3 Ways to Ace Remote Team Management

by Jessica Zartler / December 09, 2015

We have entered the era of Digital Nomads. But it’s not only rogue twenty-something backpackers who are making a living working at coffee shops and beach sides with WiFi, working remotely has now become a part of mainstream work culture.

With almost 50 percent of managers in the U.S., UK and Germany allowed to work remotely, according to Future HR Trends’ 2015 Report, Profile of the Global Workforce: Present and Future, more and more companies are choosing to employ virtual teams. Another survey by The Nemertes Research Group estimates an 800 percent increase in virtual workers from 2008-2013.

Although a remote workforce may help increase productivity by having teams work around the clock, inspire more creativity, reduce costs and give businesses an edge in the global market, managing teams remotely comes with its own challenges.

From battling time zone differences to communication headaches, to organizing work and setting clear deadlines, managing virtual teams can be a juggling act. But with the right plan and tools in place, you will ace it in no time.

The business experts at Entrepreneur suggest project management software, like Taskworld, is one of the best tools you can employ for managing virtual teams with success. And here at Taskworld, we have our own virtual team finding the best ways to solve these challenges.

Here’s how you can manage your virtual team using Taskworld:


Shiv - Zenmaster and Head of Content. He’s the ringleader in our little circus. Hailing from Delhi, he prefers the city life and works at our Taskworld headquarters in a slick little office downtown.

Jessica - That’s me. Thanks to our flexible and awesome company, I get to work from the nature lover’s paradise of Chiang Mai in northern Thailand. On my porch after yoga. Or a mountain, tethering Wifi from my mobile phone.

Thibault - Our French compatriot and former intern turned freelancer. He spends his days working on his Master’s degree and and his nights being a university student. And his other days hacking our Social Media - because we all know university students have unlimited amounts of energy.


One of the biggest challenges teams face when managing work remotely, is the distribution of work, according to the Society for Human Resource Management.

Between Shiv, Thibault and I, we are responsible for all of the content and social media for Taskworld, everything from blogging to updating the user guide, to interacting with other businesses on Twitter and Linkedin, to creating marketing reports and more.

With Taskworld, we use drag and drop Kanban boards to assign work to each team member, since we have a small team. (You can also use Kanban Boards inside of Taskworld for sprint planning, or by department for larger teams)

Shiv can assign tasks to myself or Thibault, or we can create tasks for ourselves, so every team member, whether in France or Thailand, knows what to work on. We can also assign due dates so the deadlines are clear.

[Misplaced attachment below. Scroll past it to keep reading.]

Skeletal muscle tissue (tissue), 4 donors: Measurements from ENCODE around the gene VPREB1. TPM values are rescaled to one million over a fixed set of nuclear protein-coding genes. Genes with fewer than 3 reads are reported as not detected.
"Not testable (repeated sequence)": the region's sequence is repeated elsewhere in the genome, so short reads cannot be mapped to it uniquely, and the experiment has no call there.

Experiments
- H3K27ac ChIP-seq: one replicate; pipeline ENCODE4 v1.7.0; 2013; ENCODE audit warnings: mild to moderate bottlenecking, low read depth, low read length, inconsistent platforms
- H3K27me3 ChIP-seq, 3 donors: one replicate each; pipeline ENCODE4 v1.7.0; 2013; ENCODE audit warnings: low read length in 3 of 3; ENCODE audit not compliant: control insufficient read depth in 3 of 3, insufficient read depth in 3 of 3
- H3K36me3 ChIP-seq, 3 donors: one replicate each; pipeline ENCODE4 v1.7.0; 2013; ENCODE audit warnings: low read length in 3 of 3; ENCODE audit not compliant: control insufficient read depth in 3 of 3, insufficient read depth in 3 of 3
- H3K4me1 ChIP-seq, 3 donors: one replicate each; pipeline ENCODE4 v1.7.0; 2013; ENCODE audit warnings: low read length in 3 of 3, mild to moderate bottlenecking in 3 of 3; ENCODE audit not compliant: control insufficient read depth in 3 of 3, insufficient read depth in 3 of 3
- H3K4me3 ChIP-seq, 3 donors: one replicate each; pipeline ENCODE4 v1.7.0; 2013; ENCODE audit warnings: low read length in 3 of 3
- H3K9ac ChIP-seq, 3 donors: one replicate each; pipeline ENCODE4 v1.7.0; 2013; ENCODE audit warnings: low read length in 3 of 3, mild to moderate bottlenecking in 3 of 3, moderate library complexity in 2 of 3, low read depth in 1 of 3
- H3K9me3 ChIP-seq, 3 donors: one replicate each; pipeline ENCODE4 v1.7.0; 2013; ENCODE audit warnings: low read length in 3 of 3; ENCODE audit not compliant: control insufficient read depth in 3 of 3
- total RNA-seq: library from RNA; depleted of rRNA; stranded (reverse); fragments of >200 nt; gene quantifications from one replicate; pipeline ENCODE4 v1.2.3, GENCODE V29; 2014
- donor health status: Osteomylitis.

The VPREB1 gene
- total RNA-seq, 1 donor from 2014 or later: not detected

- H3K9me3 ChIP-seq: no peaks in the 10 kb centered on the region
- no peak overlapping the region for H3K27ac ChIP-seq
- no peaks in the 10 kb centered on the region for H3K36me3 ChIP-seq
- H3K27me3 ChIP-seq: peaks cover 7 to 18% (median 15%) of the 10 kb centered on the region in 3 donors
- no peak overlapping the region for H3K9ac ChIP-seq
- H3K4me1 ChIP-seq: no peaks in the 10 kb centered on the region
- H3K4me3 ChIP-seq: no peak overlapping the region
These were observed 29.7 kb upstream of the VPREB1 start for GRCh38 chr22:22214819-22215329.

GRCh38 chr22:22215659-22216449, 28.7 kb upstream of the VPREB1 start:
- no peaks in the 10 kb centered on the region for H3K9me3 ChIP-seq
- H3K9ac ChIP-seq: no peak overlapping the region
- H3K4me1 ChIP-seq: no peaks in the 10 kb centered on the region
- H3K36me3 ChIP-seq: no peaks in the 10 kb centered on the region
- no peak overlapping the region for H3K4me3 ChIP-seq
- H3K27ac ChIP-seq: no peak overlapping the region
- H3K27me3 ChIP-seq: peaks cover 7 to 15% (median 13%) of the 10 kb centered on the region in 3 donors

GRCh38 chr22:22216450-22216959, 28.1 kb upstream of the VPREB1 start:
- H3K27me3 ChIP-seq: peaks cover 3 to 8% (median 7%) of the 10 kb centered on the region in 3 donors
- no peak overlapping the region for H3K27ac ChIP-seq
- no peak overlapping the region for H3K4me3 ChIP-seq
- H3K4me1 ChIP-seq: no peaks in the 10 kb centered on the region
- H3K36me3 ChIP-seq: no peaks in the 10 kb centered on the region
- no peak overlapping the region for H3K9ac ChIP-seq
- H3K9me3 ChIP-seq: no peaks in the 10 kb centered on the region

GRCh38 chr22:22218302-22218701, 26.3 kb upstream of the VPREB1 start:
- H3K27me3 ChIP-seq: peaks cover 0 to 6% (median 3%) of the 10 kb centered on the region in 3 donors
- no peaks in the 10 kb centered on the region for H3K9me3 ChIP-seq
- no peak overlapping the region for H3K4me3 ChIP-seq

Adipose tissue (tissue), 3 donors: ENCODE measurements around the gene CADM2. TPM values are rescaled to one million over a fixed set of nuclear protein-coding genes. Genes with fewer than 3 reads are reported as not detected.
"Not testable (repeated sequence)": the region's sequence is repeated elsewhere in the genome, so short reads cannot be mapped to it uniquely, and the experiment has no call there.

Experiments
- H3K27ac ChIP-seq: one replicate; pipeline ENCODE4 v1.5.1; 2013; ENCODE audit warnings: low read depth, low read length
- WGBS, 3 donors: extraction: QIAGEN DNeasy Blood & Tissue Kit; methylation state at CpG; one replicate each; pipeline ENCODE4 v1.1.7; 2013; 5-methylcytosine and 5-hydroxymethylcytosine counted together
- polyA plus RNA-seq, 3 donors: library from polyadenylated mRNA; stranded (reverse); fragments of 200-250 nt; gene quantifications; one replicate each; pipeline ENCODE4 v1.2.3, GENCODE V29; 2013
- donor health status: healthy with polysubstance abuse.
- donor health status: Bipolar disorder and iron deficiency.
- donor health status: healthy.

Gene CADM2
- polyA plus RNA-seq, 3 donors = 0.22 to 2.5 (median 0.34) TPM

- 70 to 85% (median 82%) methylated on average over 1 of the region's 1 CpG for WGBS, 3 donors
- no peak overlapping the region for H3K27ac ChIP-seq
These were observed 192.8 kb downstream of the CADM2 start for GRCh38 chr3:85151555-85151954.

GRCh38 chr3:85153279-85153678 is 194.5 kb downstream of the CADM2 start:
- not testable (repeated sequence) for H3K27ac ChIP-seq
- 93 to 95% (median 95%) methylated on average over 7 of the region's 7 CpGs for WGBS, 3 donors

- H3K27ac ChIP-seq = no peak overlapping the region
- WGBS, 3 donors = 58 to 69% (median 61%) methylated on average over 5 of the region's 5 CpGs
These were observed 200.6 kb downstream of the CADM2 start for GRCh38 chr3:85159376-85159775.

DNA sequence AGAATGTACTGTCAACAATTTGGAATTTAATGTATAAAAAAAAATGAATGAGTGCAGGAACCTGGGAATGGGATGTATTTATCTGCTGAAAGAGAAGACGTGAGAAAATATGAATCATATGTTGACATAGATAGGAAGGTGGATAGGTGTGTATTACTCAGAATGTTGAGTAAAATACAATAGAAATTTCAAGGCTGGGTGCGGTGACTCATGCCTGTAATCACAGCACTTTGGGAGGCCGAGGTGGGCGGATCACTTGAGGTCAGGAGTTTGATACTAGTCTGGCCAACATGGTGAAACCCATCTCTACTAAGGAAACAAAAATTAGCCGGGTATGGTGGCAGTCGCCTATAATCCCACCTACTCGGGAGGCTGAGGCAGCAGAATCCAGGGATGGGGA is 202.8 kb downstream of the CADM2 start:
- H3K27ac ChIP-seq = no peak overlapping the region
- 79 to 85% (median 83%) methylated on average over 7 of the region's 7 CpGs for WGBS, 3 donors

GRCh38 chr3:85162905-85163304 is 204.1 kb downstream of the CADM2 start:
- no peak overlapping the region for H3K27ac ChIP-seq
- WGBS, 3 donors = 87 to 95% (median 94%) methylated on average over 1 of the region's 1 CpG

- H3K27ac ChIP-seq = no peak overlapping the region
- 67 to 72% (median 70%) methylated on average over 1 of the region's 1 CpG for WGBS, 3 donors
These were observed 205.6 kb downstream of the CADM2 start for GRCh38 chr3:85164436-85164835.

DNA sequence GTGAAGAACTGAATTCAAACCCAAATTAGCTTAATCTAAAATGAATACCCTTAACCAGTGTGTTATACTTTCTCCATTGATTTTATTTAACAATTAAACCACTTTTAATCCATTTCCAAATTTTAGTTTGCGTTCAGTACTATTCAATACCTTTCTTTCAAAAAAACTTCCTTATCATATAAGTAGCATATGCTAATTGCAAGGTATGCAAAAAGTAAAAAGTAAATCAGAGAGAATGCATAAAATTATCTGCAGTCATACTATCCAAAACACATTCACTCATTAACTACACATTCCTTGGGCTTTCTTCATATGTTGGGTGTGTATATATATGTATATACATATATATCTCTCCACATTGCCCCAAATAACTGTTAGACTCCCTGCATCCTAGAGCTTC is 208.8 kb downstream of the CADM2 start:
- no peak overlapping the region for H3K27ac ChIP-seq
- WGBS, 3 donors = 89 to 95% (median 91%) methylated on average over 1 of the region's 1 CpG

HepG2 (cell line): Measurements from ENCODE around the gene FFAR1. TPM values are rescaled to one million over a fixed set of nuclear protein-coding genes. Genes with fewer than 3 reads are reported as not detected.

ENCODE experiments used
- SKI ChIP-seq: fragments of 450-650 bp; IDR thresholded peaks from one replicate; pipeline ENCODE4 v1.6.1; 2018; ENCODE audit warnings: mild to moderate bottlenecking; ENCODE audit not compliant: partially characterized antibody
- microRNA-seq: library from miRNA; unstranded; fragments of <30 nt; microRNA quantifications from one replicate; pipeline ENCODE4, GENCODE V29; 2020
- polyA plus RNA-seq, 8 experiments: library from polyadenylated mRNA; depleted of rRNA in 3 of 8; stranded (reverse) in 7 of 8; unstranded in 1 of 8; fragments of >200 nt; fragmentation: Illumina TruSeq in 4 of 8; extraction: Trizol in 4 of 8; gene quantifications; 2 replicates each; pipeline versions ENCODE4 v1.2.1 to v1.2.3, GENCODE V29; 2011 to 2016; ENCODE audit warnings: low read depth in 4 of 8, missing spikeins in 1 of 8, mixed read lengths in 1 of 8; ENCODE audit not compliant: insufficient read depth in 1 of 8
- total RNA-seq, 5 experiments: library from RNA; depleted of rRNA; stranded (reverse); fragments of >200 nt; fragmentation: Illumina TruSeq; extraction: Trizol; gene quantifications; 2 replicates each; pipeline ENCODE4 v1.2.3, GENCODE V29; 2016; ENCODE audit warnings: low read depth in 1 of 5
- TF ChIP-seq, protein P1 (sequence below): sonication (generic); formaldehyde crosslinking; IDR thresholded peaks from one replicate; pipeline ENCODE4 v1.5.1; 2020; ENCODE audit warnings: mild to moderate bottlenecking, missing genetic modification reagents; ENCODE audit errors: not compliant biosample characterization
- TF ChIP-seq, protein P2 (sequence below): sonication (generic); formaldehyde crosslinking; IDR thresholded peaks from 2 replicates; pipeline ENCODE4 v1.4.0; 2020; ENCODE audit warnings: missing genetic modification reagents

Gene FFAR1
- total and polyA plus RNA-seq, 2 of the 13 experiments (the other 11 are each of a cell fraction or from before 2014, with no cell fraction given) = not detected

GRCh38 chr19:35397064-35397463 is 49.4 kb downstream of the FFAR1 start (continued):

Every status change is recorded and transparent so there is no cheating on deadlines.

If we have a small question about a task, we can ask in the comments section.

If we have a bigger conversation about an overall project, questions about our duties or we just want to ask how Shiv’s weekend was, we can move to Taskworld chat (see the next section).


Communication is also a key challenge, according to many managers working with virtual teams. Getting the answers you need to keep working can be difficult in different cities or time zones.

While Thibault is just waking up, we are winding down for the day in Thailand, but using Taskworld chat, we can keep each other up to date on what’s happening.

Taskworld chat has three main areas - Public Channels, Private Groups and Direct Messages.
Public channels are where our virtual team can stay in touch with the mothership (the rest of the company) and follow the big news there. Private Groups are where departments can chat. For example, myself, Shiv and Thibault have a channel where the three of us chat, creatively named the “JTS Channel.” Direct messages are for one on one conversations, for example if I want to ask only Shiv a question.

Another important part of staying in communication is the ability to share files. In tasks and chat, you can also upload files to get instant feedback on things you are working on.

And although we can get most of our work done virtually with task comments, chat and sharing files, the HR experts say it’s still important to have face time with your remote colleagues. Shiv, Thibault and I have a meeting once a week on Skype to catch up, plan the week and discuss any issues or questions that come up.

(Sorry Thibault, that’s the best screengrab I could get of all of us.)


The beauty of being a virtual worker is of course, the flexibility. But as work is no longer nine to five and rather the time between deadlines, that whole work-life balance thing becomes a lot more blurred.

Sometimes, I run into town to do errands at 2 p.m., but Shiv needs something urgent that just came up. With Taskworld’s mobile app and smart notifications, I get the message on my mobile phone.

Then, on-the-go, I can send Shiv what he needs, or send him a quick message on Taskworld chat telling him that I will get to it in an hour when I get home.

If I have a new assignment for Thibault, I assign him a task on our Kanban and he will have a notification waiting for him when he logs in.

With Taskworld, our workspace is always in our pockets. We can assign tasks, exchange instant feedback and get notified if something changes, making managing a virtual team not only seamless, but fun!

Are you working with a virtual team? What are your biggest challenges and how do you meet them? Reply in the comments section below or Tweet us @Taskworld

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